PARKER, Colo. — Despite a destructive fire early Monday morning, Flat Acres Farm in Parker will stay open this week for its annual fall festivities.
In a Facebook post, Flat Acres Farm announced its Fall Festival will start Wednesday and run through Sunday from 10 a.m. to 6 p.m., and its Fright Acres Haunted Attraction will open Friday through Sunday from 7-10 p.m.
"We want to say thank you to the community we are in for the outreach of support from this unfortunate event that happened at Flat Acres Farm," it wrote in the post. "Due to the amazing community, first responders, employees and volunteers both Fright Acres and the Fall Festival will be open this week. We will persevere as a community. Please come out to show how strong this community is."
A verified GoFundMe was set up to help the owners recover.
Firefighters with South Metro Fire Rescue responded to the farm around 1:30 a.m. Monday after receiving a report of a fire on the property. The fire consumed hay bales and the farm's Fright Acres Haunted House. The fire was fully contained by 2:12 a.m. and no injuries were reported.
While the cause of the fire remains under investigation, the South Metro Fire Rescue Fire Marshal’s Office said two people were seen on surveillance footage at the farm just before the fire Monday. They walked inside a structure and a short time later, it caught fire. Investigators are working to identify the individuals, who are considered persons of interest in the case.
Steve Petalas, owner of Fright Acres Haunted Attraction at the farm, said the fire took out about 1/4 of the attraction that he and his crew had spent all summer building. This year, the haunt's theme was catacombs, and it was complete with fog, lights, skeletons and great scares, he said. His team gutted the entire structure to bring the community something different than last year.
Petalas said he was at home sleeping when the fire happened, and woke up to texts and calls about it. He hurried over as soon as he could.
"It was all gone," he said.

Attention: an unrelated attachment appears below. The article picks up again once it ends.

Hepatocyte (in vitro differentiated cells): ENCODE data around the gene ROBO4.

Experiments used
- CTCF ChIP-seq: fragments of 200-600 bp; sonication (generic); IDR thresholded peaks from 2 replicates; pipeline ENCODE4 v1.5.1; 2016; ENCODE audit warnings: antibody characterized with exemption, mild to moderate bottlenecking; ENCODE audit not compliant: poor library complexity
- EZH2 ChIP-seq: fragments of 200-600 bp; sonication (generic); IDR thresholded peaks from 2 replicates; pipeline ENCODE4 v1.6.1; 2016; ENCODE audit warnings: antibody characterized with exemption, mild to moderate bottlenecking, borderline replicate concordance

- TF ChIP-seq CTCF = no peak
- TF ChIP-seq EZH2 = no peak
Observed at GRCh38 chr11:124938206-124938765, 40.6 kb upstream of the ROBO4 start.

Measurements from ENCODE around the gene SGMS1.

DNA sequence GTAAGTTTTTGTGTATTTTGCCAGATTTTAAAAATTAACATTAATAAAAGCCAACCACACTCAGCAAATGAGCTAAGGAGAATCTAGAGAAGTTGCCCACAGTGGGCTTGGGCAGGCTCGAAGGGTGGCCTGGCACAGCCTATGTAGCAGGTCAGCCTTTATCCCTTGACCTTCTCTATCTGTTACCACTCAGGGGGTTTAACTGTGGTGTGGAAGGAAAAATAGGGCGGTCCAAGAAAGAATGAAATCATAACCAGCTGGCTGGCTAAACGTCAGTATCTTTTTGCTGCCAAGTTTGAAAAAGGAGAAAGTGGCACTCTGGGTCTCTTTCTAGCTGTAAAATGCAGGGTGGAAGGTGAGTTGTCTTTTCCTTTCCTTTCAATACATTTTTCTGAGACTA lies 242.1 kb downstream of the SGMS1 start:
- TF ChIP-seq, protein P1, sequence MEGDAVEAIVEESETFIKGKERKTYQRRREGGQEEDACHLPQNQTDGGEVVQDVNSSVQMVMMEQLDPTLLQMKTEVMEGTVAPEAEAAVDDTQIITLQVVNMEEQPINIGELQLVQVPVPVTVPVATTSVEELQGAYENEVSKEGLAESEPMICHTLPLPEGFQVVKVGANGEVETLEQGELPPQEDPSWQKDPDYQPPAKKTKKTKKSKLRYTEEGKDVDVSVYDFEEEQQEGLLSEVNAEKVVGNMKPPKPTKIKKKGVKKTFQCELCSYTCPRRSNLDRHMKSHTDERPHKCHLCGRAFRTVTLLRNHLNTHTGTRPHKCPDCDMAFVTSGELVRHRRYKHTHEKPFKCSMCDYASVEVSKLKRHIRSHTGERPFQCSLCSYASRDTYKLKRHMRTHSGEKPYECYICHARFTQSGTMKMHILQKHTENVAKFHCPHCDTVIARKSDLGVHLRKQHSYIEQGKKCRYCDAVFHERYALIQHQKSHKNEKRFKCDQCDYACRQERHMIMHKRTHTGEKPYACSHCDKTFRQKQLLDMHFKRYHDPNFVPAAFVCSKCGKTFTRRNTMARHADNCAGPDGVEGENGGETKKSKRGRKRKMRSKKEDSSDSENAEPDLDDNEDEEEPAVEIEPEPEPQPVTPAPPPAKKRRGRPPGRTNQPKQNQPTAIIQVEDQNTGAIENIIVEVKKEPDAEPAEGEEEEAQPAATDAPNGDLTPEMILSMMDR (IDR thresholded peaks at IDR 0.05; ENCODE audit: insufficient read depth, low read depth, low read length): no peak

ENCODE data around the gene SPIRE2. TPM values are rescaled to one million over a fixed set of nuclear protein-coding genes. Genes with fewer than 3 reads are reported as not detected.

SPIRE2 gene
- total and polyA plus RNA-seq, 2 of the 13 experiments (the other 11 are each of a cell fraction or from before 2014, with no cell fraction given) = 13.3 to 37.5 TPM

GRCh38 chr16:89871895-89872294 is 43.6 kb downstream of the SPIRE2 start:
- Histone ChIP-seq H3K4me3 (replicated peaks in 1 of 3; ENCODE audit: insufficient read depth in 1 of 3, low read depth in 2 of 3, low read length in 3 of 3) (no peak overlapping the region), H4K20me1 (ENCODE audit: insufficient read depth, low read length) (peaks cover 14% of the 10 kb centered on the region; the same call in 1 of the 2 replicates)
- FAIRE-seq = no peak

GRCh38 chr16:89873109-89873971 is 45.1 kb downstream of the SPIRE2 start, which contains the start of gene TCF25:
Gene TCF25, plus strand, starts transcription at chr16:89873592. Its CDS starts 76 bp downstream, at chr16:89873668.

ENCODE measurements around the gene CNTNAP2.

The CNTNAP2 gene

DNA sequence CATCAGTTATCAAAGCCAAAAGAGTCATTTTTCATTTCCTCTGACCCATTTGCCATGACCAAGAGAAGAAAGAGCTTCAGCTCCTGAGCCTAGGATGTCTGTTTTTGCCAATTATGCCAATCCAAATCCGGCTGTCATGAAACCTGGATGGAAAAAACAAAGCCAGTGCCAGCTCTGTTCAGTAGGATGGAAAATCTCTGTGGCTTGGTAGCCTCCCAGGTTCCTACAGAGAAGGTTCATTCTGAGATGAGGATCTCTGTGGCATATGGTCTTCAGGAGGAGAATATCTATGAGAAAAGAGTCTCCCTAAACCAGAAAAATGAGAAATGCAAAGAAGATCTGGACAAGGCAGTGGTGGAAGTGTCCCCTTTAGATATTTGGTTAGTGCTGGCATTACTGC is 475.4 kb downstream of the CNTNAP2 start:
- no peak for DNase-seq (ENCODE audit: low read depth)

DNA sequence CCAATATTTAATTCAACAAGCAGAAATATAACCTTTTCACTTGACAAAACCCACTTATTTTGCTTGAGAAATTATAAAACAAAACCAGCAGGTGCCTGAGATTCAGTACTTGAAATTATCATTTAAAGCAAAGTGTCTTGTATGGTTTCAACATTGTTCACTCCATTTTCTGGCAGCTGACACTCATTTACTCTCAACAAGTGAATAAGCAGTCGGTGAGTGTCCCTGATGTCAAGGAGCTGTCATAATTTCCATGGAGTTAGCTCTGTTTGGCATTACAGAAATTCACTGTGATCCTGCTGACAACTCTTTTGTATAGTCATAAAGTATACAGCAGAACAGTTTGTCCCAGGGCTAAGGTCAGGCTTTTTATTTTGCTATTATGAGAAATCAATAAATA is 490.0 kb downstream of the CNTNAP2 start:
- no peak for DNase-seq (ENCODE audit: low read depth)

The farm had been vandalized several times in the previous few days, he said, and he feels like they were targeted.
"It was kind of a rough week," he said.
He said he doesn't know if the suspects, who he believes are teens or young adults, are the same in each incident.
"It's just frustrating that these kids just can't keep it together," Petalas said. "And they want to come out here and ruin other people's businesses, local businesses, livelihoods. Ruined it for everybody else. Ruined for the community. I don't think they fully understand the gravity of what they were doing or did and they think it's a joke. And they're out here screwing around. And it's sad."
He said the haunted attraction was curated out of a love for the season and Halloween, and to offer up a fun community event. But the suspects stole that from not only him, his crew and his family, but also all the future visitors.
"I haven't even had time to process exactly what all happened the other day," he said. "It's quite devastating to walk through here... It's gut-wrenching. It's disappointing. It's completely uncalled for, to be quite honest with you."
He said the haunt has been altered so people can still enjoy a trail around the area this week.
To report a tip on this case, including an anonymous one, call Deputy Fire Marshal Tyler Everitt at 720-989-2233 or email him at firstname.lastname@example.org.
While the burn scar will be part of the farm's landscape in the immediate future, visitors are welcome to come to the Fall Festival and haunted attraction starting Wednesday. Families can enjoy a pumpkin patch and carving, food vendors, a corn maze and more at the festival.